Seniors housing remains a stable investment, survey says
Real estate professionals remain generally optimistic that seniors housing will remain a stable investment, according to results of the third annual NIC/NREI Investor Sentiment Survey.
Beth Mace, chief economist and director of capital markets research for the National Investment Center for Seniors Housing & Care, detailed the research findings in the July issue of the NIC Insider newsletter. The results are based on 200 responses to an online survey sent to real estate professionals in the NIC and NREI databases in June; 138 of the participants said they were involved in the seniors housing industry.
Forty-seven percent of poll participants said they believe that the pace of construction will increase over the next 12 months, and 79% reported feeling confident that new construction will not lead to overbuilding. “This may reflect the fact that development is concentrated in certain markets,” Mace wrote.
Fifty-six percent of respondents said they expect a slight increase in occupancy rates. New competing properties have been the biggest factor affecting occupancy in the past six months, according to two-thirds of survey participants.
Real estate investment trusts are playing a smaller role as capital sources than in years past, according to the real estate professionals, whereas regional banks are growing in importance.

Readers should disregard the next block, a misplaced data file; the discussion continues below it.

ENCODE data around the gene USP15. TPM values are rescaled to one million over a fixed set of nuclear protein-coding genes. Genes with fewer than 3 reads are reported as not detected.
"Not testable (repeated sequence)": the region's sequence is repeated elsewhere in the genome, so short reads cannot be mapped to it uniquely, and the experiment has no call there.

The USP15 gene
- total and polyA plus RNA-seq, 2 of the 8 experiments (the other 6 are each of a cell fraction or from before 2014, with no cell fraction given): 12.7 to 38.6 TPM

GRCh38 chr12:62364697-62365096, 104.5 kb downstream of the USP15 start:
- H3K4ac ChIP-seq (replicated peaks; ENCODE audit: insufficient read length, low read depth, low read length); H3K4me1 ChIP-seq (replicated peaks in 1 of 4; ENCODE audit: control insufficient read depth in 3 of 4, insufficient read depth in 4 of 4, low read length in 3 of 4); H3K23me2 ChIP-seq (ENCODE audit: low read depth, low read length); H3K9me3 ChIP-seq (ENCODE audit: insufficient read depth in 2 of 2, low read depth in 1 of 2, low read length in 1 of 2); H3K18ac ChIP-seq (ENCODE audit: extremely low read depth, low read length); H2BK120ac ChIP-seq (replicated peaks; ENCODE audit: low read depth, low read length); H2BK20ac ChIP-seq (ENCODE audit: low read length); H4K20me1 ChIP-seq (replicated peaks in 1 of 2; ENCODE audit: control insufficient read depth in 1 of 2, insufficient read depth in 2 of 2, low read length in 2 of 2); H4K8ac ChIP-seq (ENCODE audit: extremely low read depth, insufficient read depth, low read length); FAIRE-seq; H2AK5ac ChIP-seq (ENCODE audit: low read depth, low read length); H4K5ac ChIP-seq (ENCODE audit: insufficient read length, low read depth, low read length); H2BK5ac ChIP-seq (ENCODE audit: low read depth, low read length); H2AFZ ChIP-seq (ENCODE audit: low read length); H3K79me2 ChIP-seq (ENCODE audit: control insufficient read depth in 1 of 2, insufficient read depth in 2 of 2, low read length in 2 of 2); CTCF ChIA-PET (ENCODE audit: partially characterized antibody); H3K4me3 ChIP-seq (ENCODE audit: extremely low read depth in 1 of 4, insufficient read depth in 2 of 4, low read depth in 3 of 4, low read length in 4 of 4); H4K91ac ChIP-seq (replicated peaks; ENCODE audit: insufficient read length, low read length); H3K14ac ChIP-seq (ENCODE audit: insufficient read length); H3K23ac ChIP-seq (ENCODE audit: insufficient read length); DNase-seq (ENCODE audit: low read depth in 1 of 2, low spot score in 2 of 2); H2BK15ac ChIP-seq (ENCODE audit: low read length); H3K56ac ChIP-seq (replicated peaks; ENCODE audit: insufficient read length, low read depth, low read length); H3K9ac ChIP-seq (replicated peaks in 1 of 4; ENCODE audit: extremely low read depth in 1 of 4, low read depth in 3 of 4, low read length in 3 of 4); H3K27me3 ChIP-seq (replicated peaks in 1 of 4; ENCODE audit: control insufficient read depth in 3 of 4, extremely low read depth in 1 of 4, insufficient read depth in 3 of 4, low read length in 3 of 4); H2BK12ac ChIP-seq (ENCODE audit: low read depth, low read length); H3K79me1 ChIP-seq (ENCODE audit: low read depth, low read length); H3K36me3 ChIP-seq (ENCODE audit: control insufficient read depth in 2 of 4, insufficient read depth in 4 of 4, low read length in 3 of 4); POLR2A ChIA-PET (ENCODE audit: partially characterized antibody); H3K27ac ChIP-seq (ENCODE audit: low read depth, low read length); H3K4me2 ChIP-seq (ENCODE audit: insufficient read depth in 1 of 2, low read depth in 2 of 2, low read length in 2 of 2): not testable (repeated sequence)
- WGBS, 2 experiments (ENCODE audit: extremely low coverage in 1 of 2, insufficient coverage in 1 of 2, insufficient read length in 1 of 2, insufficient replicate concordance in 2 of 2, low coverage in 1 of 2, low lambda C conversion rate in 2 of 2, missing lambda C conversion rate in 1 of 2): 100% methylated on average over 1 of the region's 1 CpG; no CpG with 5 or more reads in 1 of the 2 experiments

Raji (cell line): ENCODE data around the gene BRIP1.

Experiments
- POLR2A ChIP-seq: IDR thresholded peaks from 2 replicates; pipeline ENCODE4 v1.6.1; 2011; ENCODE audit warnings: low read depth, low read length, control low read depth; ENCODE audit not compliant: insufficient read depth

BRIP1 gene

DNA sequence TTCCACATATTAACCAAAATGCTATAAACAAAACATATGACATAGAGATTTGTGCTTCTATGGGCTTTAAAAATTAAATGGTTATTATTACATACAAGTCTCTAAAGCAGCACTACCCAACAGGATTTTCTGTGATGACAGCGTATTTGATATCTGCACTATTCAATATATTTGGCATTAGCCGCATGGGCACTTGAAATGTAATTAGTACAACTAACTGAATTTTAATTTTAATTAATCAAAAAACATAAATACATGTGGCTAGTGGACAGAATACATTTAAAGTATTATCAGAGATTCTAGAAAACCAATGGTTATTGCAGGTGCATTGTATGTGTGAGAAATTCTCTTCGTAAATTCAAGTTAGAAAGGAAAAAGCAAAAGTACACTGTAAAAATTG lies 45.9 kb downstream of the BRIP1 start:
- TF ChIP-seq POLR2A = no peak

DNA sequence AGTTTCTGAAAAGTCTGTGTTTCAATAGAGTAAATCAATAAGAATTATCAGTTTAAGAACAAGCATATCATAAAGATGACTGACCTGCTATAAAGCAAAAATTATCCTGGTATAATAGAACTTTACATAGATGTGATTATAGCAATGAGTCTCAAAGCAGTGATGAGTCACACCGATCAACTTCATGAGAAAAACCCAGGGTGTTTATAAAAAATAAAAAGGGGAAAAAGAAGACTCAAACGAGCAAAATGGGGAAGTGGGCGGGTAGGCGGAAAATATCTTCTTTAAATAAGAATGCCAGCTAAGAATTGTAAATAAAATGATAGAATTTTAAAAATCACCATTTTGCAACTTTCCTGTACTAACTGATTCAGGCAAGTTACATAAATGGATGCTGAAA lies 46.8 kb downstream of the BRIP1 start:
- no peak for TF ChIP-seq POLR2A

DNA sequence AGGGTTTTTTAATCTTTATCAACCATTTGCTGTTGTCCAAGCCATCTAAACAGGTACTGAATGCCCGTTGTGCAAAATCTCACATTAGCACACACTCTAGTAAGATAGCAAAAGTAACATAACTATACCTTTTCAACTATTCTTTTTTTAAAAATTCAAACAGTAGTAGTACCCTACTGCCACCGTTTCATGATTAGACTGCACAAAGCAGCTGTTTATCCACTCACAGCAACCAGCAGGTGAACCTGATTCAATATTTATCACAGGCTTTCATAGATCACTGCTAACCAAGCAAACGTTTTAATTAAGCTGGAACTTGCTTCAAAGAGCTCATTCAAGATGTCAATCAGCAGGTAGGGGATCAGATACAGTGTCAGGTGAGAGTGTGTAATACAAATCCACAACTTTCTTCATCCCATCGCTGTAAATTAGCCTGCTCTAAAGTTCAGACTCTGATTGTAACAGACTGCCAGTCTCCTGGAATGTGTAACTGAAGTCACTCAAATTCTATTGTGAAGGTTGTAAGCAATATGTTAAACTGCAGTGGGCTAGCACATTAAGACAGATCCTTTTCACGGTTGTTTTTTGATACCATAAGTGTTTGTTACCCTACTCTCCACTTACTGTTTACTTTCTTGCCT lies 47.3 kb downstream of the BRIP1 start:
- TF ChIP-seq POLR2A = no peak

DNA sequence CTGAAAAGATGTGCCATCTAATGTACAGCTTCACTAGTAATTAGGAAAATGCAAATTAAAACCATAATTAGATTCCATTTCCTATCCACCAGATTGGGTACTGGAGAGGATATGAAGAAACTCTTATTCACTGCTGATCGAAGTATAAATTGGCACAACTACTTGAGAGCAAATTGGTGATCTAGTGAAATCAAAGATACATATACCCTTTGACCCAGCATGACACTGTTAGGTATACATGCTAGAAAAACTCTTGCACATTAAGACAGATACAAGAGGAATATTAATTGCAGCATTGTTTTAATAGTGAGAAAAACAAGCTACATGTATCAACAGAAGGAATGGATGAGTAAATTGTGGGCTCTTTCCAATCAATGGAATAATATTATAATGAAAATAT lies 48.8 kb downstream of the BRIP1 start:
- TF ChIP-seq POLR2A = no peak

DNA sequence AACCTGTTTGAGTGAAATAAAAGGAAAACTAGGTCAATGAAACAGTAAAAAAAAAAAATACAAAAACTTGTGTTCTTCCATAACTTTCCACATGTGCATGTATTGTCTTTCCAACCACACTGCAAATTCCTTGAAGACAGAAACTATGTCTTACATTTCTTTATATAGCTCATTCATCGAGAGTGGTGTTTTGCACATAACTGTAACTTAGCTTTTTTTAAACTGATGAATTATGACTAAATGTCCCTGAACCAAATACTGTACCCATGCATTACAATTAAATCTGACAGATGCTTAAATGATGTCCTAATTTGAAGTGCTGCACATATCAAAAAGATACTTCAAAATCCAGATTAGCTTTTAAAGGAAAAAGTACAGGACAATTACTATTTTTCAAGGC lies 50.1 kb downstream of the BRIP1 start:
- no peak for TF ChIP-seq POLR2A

Additional NIC data
Data released earlier this month from NIC indicate that seniors housing is 89.7% occupied nationwide as of the second quarter 2016, with varying rates of construction in markets throughout the country.
The data were part of the expansion from 99 to 140 of the number of metropolitan markets covered under the NIC MAP Data Service. NIC data now include markets where 71% of U.S. households headed by someone aged 75 or more years are located.
National average monthly rental rates asked for senior housing are $3,595, according to the data, which suggest a slow, steady climb in asking rents amidst a plateauing senior housing and care market across many regions of the country, according to NIC CEO Robert Kramer.